NASA's former ISS commander isn't thrilled with the space agency's emphasis on gender.

Equal Opportunity

In March, NASA administrator Jim Bridenstine said during a talk show appearance that the next person on the Moon is "likely to be a women."

Now, retired NASA astronaut and former International Space Station commander Peggy Whitson is rebuking NASA's plan, saying she doesn't think gender should have anything to do with the Moonwalker decision.

Earned Honor

In a recent interview with The Washington Times, Whitson noted her displeasure with NASA's emphasis on putting a woman on the Moon.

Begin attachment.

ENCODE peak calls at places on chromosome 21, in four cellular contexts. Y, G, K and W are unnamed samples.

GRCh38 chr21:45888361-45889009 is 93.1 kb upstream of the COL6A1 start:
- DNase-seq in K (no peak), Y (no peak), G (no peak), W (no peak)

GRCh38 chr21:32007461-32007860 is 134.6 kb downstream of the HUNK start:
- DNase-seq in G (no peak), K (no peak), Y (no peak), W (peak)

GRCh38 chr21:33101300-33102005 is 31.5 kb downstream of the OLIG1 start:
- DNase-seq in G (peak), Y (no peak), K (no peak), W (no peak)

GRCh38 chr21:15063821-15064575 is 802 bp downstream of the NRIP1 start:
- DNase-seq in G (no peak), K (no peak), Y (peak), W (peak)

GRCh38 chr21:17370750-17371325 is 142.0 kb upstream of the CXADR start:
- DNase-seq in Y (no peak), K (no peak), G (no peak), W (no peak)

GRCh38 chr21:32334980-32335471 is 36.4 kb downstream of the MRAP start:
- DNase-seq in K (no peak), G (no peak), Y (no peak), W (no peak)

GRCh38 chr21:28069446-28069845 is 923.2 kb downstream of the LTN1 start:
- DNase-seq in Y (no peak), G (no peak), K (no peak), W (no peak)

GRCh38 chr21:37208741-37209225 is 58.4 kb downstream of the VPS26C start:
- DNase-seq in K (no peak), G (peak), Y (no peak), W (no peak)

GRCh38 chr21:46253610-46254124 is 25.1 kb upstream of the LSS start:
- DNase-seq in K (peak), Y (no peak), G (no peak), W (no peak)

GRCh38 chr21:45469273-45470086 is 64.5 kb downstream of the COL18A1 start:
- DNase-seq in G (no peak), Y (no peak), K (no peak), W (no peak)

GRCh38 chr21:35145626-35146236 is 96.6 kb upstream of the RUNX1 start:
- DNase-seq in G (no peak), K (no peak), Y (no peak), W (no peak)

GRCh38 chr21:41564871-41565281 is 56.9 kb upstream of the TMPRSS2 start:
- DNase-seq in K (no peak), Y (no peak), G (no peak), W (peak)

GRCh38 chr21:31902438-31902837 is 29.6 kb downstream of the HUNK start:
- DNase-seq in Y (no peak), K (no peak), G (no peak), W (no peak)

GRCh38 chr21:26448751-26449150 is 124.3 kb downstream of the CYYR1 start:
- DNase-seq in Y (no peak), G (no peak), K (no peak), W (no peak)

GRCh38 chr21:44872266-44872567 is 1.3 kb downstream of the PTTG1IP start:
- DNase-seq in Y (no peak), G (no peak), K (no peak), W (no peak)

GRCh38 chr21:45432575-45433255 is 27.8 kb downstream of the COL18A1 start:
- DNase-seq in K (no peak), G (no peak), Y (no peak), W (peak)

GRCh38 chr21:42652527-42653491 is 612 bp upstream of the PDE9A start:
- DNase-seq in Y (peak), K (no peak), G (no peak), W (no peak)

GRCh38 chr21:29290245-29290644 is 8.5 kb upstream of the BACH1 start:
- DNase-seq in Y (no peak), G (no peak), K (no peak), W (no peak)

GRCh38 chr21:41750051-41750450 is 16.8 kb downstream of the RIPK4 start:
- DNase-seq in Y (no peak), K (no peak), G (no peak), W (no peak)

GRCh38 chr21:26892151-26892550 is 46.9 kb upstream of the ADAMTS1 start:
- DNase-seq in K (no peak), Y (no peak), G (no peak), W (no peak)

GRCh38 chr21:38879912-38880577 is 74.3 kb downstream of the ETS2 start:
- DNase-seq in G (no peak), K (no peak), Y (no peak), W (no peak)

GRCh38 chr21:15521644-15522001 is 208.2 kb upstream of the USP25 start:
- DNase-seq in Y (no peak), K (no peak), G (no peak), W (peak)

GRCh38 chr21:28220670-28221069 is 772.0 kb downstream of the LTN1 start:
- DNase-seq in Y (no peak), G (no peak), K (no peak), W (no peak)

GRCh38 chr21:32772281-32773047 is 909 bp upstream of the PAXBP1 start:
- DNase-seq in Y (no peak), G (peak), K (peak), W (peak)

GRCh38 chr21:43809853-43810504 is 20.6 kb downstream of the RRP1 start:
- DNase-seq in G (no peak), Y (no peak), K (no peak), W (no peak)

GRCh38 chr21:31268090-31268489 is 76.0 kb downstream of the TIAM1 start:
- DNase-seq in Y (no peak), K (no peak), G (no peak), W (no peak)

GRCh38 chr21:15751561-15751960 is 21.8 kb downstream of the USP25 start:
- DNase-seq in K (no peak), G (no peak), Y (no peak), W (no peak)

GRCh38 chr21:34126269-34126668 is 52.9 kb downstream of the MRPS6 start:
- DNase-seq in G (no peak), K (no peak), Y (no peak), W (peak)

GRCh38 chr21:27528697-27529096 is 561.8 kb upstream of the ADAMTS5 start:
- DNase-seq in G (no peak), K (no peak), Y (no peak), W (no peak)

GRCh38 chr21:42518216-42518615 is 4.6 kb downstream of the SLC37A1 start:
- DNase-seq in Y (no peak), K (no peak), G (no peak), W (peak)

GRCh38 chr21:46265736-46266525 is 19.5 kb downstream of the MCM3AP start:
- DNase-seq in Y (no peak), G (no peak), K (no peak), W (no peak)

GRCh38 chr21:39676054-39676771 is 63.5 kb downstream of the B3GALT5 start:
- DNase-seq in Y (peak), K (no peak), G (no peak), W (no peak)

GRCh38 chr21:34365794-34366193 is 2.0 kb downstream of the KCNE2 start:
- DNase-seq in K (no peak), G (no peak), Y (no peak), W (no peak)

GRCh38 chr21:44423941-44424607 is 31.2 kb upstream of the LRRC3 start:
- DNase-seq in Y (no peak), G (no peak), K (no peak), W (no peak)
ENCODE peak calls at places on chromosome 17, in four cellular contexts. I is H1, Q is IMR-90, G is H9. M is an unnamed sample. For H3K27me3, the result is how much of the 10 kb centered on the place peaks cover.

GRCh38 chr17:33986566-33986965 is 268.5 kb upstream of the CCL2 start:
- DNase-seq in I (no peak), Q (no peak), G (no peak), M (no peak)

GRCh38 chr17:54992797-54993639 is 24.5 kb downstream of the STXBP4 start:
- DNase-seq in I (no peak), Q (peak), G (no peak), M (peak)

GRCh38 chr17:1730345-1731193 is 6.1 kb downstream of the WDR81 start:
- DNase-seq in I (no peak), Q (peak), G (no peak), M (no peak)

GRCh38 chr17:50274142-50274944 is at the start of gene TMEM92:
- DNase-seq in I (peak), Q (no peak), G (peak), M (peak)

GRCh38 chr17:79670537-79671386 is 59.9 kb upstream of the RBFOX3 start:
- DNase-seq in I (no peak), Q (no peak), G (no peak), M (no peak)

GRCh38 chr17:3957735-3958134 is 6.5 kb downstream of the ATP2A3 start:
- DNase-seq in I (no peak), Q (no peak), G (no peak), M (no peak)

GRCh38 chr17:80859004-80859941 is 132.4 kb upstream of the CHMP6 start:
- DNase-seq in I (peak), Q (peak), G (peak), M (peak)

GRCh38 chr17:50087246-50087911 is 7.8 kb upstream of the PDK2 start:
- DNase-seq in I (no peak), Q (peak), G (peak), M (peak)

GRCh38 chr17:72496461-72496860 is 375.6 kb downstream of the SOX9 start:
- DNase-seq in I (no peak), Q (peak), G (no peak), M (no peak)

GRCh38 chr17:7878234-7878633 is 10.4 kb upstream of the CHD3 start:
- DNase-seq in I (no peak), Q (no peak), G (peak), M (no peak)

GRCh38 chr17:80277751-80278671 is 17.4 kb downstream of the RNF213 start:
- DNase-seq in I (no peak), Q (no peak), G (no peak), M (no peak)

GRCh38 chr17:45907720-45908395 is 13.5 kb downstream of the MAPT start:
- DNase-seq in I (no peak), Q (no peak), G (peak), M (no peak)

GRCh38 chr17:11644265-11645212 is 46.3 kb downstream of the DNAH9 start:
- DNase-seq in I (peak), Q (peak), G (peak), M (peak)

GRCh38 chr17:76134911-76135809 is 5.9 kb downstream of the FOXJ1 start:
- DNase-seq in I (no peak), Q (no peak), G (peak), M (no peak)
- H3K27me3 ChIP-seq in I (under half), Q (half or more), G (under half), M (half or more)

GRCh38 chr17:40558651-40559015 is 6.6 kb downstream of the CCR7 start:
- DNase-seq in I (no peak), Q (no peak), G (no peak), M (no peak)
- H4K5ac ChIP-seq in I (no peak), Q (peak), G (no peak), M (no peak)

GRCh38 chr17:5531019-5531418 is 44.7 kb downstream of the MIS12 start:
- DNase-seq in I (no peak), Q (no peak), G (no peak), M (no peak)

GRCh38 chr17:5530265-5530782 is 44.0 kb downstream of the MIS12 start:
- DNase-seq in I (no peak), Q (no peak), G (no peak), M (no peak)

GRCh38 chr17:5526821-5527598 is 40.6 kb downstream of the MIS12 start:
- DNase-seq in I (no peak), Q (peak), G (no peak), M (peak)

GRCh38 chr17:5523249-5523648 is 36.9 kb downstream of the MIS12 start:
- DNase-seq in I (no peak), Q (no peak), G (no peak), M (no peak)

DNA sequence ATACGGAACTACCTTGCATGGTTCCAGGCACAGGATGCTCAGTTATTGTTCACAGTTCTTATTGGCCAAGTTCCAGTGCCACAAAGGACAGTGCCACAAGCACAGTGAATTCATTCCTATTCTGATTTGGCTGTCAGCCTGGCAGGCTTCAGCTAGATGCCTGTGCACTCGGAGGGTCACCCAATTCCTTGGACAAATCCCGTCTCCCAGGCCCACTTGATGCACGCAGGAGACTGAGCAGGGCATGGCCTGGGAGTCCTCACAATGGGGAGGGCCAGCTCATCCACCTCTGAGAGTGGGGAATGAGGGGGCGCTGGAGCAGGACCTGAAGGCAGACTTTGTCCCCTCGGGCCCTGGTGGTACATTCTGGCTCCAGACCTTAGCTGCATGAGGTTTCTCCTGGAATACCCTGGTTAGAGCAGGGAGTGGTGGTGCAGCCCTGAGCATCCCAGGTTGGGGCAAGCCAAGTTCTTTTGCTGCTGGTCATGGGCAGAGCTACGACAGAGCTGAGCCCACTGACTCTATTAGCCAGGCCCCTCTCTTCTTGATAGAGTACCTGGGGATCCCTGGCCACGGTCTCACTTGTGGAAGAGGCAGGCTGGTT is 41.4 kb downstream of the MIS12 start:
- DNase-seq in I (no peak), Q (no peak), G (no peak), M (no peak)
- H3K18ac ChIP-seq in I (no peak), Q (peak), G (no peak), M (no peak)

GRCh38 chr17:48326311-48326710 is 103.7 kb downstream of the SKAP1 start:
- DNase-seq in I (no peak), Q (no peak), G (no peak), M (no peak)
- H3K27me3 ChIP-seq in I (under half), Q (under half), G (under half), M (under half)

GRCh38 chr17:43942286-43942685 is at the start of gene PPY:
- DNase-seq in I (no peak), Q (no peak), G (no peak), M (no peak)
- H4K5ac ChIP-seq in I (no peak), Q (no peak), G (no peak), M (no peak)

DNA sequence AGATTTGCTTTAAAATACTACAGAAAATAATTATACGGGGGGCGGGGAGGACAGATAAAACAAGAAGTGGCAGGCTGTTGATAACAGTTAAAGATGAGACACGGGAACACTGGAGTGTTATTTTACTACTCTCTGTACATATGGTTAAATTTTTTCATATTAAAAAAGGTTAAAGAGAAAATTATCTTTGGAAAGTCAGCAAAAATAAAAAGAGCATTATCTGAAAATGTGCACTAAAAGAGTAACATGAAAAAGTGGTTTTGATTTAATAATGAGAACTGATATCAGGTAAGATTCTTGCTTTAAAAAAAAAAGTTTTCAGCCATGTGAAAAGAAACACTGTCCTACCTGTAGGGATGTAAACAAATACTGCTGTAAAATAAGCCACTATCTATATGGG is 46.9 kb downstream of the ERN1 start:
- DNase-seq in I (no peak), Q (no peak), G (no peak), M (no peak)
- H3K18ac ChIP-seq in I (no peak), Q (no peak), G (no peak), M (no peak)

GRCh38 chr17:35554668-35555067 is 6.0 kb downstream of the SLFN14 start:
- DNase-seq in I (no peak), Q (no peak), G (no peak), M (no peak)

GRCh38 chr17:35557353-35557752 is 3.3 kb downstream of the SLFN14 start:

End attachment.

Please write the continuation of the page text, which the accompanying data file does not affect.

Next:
She worries that the public could misunderstand the situation as the agency choosing a female astronaut for the mission because she's a woman, she said — not because she's the best astronaut for the job.

Stunt Casting

That's not to say Whitson isn't excited for the day when the first woman walks on the Moon.

"I do think it’s important, just like me becoming the first female commander when I was qualified," she told The Washington Times. "I’m sure there will be a qualified woman who will do a phenomenal job, but I don’t like how it’s presented in the sense that it sounds like a stunt."

READ MORE: NASA astronaut Jessica Meir making first voyage to space in September [The Washington Times]

More on NASA's Moon plans: NASA Leader: First Human on Mars "Likely to Be" a Woman

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